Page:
\What is a Seasonal Home?

Seasons change.  Areas that are inviting during the spring and summer might become far less come fall or winter. In many desert environments, the opposite is true.

Birds Fly South For the Winter (For A Reason)

Millions of homeowners nationwide look to escape winter weather conditions at some point each year. The term “snowbird” comes from birds stereotypically flying south for the cold months. One common example is the snowbird flying from New York City to Florida.

Seasonal Homes for Seniors

As this demographic tends to run older, the case for maintaining a seasonal residence is often health-related. In addition to physical illnesses connected with cold weather, the psychological can take a toll. Seasonal Affective Disorder (or SAD) is common during the winter months. This affects millions nationwide.

The case for a seasonal home is clear – many find it to improve their health and overall liveliness, therefore nothing else matters.

One prominent example of a seasonal destination is Coachella Valley. This community has a total population (spread across nine major cities) around 350,000. Each year, this number temporarily grows by approximately 100,000. This addition is caused by snowbirds arriving to enjoy the valley’s dry, moderate winter. Taking advantage of the mild environment, Coachella’s many resort-like communities have golf courses, tennis courts, and well-maintained walking or jogging trails. People in or nearing their golden years are drawn to these amenities. However, the weather in Coachella could make a stronger case for their winter home decision.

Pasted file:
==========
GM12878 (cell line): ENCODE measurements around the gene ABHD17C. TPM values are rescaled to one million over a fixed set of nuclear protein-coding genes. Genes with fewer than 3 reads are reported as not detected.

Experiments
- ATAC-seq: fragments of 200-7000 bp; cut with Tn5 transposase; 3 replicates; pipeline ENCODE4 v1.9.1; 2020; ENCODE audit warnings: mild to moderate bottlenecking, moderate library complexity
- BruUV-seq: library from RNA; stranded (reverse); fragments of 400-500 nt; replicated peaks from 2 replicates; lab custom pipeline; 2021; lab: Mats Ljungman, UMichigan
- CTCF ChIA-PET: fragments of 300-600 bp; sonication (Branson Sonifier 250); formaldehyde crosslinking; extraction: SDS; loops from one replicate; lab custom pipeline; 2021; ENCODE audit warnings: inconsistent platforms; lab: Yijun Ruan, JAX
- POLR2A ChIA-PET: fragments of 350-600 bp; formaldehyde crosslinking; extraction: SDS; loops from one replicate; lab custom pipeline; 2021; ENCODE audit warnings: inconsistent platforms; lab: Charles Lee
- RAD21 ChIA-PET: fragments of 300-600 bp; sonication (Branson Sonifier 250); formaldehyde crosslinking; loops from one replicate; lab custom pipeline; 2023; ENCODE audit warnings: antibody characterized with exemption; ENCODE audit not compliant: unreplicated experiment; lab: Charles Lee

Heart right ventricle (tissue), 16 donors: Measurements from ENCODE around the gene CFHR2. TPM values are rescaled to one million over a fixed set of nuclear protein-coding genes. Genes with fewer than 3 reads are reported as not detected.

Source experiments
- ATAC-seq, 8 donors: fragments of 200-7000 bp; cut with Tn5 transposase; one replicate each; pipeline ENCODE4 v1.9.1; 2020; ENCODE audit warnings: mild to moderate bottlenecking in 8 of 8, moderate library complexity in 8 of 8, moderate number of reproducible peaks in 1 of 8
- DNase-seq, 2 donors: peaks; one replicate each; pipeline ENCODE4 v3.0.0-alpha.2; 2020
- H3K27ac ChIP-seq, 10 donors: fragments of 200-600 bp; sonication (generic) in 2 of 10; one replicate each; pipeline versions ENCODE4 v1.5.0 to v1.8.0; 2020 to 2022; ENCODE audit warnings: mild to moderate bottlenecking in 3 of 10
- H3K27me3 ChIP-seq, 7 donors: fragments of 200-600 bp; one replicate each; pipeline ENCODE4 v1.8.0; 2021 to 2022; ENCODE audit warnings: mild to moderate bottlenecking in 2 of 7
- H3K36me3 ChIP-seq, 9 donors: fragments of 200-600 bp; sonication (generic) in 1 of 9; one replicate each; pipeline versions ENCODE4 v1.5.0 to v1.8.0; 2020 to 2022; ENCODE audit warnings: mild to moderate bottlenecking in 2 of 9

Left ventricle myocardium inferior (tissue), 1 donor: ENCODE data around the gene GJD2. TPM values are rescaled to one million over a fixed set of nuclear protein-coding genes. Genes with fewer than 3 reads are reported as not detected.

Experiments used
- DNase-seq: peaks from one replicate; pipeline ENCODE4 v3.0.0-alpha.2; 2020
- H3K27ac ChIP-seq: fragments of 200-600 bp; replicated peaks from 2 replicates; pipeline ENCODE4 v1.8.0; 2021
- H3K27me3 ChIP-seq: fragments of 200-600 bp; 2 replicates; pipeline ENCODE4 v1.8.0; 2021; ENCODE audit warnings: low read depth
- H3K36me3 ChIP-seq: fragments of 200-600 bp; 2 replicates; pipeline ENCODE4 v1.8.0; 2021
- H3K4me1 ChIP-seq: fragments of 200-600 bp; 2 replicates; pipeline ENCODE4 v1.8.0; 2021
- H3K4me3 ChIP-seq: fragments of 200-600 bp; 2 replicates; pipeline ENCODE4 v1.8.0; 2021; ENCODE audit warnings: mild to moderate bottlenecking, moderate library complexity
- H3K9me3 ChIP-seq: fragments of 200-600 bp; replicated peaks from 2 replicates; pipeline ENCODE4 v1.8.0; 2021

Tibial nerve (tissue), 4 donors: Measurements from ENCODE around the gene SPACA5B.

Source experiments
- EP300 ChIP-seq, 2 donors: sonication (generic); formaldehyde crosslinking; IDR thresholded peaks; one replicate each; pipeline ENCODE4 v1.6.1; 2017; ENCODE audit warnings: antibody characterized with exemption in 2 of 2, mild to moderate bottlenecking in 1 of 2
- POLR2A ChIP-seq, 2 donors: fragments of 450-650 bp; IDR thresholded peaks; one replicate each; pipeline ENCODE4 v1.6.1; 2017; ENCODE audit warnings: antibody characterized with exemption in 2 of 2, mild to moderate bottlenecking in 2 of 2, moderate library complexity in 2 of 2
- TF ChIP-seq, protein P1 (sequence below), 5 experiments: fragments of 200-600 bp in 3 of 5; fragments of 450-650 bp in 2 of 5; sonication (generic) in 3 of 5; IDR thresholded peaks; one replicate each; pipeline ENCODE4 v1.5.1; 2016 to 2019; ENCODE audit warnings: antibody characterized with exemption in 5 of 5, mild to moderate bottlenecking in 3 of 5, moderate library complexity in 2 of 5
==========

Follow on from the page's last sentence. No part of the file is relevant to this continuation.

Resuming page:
Seasonal Homes for Everyone

What of those in the prime of their life?  Or of those who are otherwise immune to seasonal changes in their emotional health? Do the expenses to maintain a second residence for seasonal reasons worth it?

Assuming the cost is affordable, it just might. After all, no single environment can offer its residents the full range of geographical or cultural features.  There is much to be said for varying one’s surrounding sights and sounds by experiencing life in different ways.

So long as it won’t strain your financial stability or create stress, a seasonal home might be well worth your consideration.